Why cross‑subsidies should matter to boards, even in the absence of formal FCA rules or requirements
Ensuring compliance amid FCA scrutiny
In this report, we highlight the FCA’s (Financial Conduct Authority) increasing focus on rooting out cross‑subsidies that it sees as harmful to its competition and consumer protection objectives. The continued importance the FCA places on firms’ business models has led it to scrutinise firms’ use of cross‑subsidies across a number of papers and market studies. While there are no specific rules or requirements around cross-subsidies in the FCA’s handbook1, the FCA has linked the issue of cross‑subsidisation to a number of conduct concerns, particularly in the areas of product suitability and the fair treatment of customers. These conduct concerns, alongside worries about cross‑subsidies harming effective competition, have led to concerted regulatory interventions across a wide variety of markets and sectors.
The report also explores the FCA’s approach to price discrimination, a topic which it has often discussed alongside the issue of cross-subsidisation. While these are distinct practices, price discrimination and cross-subsidisation share common
features and can result in similar regulatory concerns.
A comprehensive understanding of the FCA’s perspective on cross‑subsidies and price discrimination will enable boards and senior managers to understand how these business model practices may lead to regulatory concerns about the fair treatment of customers or the effectiveness of competition in the markets in which they operate. We have therefore analysed the FCA’s stance and approach to date in order to identify what types of cross‑subsidy and price discrimination it is likely to be concerned about and where its future review work may fall. We go on to set out some practical steps that firms can take to minimise the regulatory risks in this area.
"The continued importance the FCA places on firms' business models has led it to scrutinise firms' use of cross-subsidies across a number of papers and market studies."
Cross‑subsidies: what they are and why they matter to the FCA
The FCA has long stressed the importance of firms’ business models to its regulatory approach, a point re‑emphasised in its recently published Approach to Supervision document.
A key aspect of firms’ business models that we see the FCA putting under an increasingly bright spotlight is cross‑subsidies. The FCA has explored the issue of cross‑subsidisation as part of its market studies and policy papers, and has intervened where it has viewed cross‑subsidies as having harmful effects on consumers and markets; for example in the cash savings market or through insurance auto‑renewals.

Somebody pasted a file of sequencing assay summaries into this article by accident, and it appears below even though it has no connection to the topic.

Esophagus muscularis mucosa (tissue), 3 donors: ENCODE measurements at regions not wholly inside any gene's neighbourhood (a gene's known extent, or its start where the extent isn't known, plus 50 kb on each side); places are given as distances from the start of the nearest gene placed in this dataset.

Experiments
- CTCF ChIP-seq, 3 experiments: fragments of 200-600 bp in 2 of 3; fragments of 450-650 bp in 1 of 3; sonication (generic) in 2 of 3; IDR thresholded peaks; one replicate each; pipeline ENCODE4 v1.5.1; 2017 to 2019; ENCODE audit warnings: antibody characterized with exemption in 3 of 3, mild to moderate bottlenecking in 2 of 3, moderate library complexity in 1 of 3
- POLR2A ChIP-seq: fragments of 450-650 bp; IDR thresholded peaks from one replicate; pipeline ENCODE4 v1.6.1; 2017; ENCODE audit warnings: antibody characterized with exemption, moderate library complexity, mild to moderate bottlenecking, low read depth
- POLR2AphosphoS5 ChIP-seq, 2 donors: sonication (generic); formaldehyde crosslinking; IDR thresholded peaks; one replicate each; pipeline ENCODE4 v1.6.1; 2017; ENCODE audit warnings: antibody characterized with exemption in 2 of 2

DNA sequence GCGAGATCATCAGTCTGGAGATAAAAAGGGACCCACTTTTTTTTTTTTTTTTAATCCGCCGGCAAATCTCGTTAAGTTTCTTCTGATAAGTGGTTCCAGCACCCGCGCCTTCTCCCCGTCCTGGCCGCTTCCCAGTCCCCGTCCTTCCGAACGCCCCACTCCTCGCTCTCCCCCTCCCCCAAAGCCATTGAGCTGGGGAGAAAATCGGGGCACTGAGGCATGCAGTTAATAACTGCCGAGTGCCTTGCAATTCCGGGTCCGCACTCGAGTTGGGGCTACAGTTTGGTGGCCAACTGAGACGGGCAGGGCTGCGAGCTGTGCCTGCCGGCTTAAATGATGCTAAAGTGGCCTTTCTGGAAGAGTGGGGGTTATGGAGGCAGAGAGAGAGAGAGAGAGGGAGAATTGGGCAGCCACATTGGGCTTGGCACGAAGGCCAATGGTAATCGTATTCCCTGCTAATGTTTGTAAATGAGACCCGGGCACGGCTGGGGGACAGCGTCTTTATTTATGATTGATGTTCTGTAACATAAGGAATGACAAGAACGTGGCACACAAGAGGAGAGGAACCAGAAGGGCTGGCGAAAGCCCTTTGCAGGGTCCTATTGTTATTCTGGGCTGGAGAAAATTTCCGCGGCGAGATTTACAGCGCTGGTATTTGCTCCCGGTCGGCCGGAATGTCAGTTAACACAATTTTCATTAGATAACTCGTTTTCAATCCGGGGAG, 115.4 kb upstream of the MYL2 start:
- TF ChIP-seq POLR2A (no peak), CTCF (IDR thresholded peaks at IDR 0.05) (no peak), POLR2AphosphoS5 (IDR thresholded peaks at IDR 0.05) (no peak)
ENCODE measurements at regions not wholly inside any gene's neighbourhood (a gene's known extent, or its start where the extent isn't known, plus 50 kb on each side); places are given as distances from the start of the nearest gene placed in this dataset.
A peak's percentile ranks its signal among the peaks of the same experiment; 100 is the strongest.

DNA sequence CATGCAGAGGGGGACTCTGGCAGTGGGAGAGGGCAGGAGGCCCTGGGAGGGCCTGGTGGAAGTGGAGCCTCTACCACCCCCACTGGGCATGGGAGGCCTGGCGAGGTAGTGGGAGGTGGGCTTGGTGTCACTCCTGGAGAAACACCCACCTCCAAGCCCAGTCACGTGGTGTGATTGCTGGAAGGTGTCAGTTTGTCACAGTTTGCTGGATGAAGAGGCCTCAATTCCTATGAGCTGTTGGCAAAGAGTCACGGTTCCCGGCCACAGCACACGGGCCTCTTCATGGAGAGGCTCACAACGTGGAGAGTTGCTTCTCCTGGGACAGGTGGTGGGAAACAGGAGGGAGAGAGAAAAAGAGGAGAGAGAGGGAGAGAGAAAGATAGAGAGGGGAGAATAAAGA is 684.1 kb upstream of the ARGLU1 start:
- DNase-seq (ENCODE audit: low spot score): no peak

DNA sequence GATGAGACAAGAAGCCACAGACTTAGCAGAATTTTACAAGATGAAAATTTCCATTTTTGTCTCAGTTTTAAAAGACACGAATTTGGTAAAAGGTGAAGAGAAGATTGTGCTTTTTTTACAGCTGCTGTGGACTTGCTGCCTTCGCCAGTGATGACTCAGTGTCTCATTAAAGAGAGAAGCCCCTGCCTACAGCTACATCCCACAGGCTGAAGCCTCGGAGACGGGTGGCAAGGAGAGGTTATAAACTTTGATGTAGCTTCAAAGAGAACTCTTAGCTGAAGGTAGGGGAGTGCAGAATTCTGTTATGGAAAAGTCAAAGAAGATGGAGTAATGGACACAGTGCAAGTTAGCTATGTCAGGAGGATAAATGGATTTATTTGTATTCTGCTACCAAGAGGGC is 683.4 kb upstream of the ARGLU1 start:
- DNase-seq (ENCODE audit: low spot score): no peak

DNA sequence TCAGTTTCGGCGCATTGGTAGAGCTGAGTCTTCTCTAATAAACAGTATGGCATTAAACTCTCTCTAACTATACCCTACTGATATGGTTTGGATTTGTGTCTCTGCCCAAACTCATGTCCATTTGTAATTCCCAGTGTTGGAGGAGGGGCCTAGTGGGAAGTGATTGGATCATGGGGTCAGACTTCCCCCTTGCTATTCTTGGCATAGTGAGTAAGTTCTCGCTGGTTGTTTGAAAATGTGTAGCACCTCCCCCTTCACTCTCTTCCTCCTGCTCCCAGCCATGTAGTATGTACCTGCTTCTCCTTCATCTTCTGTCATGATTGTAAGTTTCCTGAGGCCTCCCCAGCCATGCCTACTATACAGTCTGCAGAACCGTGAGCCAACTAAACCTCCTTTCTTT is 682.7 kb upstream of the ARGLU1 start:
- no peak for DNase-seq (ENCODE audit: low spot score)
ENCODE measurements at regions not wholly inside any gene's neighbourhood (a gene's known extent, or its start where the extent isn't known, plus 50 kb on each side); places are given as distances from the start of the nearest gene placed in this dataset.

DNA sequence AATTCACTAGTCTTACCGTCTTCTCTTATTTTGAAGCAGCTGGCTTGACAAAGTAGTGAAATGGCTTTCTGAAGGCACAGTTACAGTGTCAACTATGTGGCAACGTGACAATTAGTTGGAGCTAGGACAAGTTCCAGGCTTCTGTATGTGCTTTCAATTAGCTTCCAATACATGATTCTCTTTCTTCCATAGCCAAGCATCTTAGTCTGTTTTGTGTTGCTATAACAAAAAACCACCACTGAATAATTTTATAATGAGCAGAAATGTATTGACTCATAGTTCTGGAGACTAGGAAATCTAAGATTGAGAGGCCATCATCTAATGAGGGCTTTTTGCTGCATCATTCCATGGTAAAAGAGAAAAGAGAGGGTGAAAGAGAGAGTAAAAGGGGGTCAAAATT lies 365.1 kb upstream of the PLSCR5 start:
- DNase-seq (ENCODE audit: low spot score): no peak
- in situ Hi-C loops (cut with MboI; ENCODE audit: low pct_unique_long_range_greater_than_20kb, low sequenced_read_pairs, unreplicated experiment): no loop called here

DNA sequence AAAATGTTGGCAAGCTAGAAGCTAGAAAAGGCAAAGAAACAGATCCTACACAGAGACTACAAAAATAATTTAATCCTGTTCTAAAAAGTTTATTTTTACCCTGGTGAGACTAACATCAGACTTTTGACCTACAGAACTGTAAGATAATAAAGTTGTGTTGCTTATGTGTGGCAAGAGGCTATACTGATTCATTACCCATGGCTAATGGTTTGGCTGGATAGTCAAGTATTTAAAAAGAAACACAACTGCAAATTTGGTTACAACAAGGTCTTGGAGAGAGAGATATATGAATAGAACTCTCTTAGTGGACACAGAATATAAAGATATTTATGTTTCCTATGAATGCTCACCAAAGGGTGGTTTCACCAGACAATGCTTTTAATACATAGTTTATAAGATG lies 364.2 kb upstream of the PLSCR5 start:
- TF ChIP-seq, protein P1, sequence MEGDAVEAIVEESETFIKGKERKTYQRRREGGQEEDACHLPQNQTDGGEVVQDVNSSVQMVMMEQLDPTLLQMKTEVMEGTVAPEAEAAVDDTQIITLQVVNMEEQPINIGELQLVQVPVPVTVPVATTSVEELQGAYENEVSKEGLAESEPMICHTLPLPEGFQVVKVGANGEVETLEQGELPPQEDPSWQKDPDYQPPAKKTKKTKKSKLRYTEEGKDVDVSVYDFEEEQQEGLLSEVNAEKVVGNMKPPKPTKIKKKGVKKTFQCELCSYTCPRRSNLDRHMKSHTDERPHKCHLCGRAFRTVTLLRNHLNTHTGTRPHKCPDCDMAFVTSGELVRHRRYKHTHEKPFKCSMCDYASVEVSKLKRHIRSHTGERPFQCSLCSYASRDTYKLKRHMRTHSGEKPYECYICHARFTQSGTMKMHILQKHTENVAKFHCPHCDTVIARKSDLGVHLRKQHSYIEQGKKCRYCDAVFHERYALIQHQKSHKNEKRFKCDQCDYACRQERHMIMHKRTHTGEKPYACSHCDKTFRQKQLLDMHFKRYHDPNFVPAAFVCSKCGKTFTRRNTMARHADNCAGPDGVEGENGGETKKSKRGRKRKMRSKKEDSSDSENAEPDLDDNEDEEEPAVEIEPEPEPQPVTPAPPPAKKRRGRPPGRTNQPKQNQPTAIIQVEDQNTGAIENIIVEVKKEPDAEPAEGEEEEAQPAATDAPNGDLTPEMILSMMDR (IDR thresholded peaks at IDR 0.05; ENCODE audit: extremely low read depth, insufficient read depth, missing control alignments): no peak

In an Occasional Paper (OP) on “Price discrimination and cross‑subsidy in financial services”, the FCA sets out its framework for assessing cross‑subsidies, and articulates the principles that underpin its approach. It defines cross‑subsidisation as a situation where a firm charges a price below economic cost (i.e. is loss making) for some consumers or products/ services, but recoups this loss through the profitable sale of another product/service; or the same product/service to another, profitable group of consumers. Cross‑subsidies may either be between consumers – where one group of consumers is charged below the economic cost of providing a product, paid for by the firm charging another group of consumers above the cost price – or between products, where a firm’s profits from one type of product or service are used to provide another at a loss.
Importantly, the FCA does not see cross‑subsidisation as a problem per se. As a result, the FCA does not take a blanket approach to cross‑subsidies, a point emphasised throughout its OP, which notes that assessing whether a cross‑subsidy is harmful “requires a case‑by‑case assessment based on detailed data.”
Nevertheless, firms should be aware that an evaluation of cross‑subsidies will be an increasingly important part of the FCA’s scrutiny of firms’ business models and its market studies, and that cross‑subsidies falling foul of the FCA’s approach are likely to prompt regulatory intervention.
About the EMEA Centre for Regulatory Strategy
The Center for Regulatory Strategy is a source of critical insight and advice, designed to help clients to anticipate change and respond with confidence to the strategic and aggregate impact of national and international regulatory policy.
For more information about the Regulatory Outlook 2018 please contact Ronald Koppen or Eelco Schnezler via the contact details below.